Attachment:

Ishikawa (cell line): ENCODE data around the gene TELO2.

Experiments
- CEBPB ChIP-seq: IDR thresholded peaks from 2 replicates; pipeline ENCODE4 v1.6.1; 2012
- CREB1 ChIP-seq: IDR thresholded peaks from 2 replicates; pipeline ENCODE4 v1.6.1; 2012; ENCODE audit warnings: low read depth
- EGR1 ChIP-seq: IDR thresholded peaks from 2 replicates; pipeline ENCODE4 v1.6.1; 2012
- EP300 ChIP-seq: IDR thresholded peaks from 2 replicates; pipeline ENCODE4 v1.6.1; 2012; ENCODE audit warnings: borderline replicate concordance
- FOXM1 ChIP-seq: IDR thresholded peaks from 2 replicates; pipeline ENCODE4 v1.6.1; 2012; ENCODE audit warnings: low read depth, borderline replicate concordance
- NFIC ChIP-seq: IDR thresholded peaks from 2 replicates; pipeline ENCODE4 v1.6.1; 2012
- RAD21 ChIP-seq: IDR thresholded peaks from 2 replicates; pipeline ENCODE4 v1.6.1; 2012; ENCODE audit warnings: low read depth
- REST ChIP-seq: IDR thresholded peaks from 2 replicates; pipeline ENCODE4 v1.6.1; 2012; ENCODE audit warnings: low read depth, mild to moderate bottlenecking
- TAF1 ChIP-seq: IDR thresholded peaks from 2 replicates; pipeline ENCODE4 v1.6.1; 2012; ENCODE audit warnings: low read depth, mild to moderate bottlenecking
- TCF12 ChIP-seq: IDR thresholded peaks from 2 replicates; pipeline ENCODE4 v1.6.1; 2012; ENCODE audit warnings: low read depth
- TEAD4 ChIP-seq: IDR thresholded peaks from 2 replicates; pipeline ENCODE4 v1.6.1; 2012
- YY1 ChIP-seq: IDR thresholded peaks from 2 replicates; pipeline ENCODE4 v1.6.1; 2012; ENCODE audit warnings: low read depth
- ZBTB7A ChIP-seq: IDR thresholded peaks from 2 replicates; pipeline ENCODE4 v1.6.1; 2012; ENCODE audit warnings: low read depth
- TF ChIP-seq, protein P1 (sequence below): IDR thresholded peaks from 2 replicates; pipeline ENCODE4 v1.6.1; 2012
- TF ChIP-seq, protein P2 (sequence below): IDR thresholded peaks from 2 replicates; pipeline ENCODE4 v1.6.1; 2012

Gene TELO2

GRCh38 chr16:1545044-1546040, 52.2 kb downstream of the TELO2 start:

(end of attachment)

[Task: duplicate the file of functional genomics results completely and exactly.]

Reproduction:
Ishikawa (cell line): ENCODE data around the gene TELO2.

Experiments
- CEBPB ChIP-seq: IDR thresholded peaks from 2 replicates; pipeline ENCODE4 v1.6.1; 2012
- CREB1 ChIP-seq: IDR thresholded peaks from 2 replicates; pipeline ENCODE4 v1.6.1; 2012; ENCODE audit warnings: low read depth
- EGR1 ChIP-seq: IDR thresholded peaks from 2 replicates; pipeline ENCODE4 v1.6.1; 2012
- EP300 ChIP-seq: IDR thresholded peaks from 2 replicates; pipeline ENCODE4 v1.6.1; 2012; ENCODE audit warnings: borderline replicate concordance
- FOXM1 ChIP-seq: IDR thresholded peaks from 2 replicates; pipeline ENCODE4 v1.6.1; 2012; ENCODE audit warnings: low read depth, borderline replicate concordance
- NFIC ChIP-seq: IDR thresholded peaks from 2 replicates; pipeline ENCODE4 v1.6.1; 2012
- RAD21 ChIP-seq: IDR thresholded peaks from 2 replicates; pipeline ENCODE4 v1.6.1; 2012; ENCODE audit warnings: low read depth
- REST ChIP-seq: IDR thresholded peaks from 2 replicates; pipeline ENCODE4 v1.6.1; 2012; ENCODE audit warnings: low read depth, mild to moderate bottlenecking
- TAF1 ChIP-seq: IDR thresholded peaks from 2 replicates; pipeline ENCODE4 v1.6.1; 2012; ENCODE audit warnings: low read depth, mild to moderate bottlenecking
- TCF12 ChIP-seq: IDR thresholded peaks from 2 replicates; pipeline ENCODE4 v1.6.1; 2012; ENCODE audit warnings: low read depth
- TEAD4 ChIP-seq: IDR thresholded peaks from 2 replicates; pipeline ENCODE4 v1.6.1; 2012
- YY1 ChIP-seq: IDR thresholded peaks from 2 replicates; pipeline ENCODE4 v1.6.1; 2012; ENCODE audit warnings: low read depth
- ZBTB7A ChIP-seq: IDR thresholded peaks from 2 replicates; pipeline ENCODE4 v1.6.1; 2012; ENCODE audit warnings: low read depth
- TF ChIP-seq, protein P1 (sequence below): IDR thresholded peaks from 2 replicates; pipeline ENCODE4 v1.6.1; 2012
- TF ChIP-seq, protein P2 (sequence below): IDR thresholded peaks from 2 replicates; pipeline ENCODE4 v1.6.1; 2012

Gene TELO2

GRCh38 chr16:1545044-1546040, 52.2 kb downstream of the TELO2 start: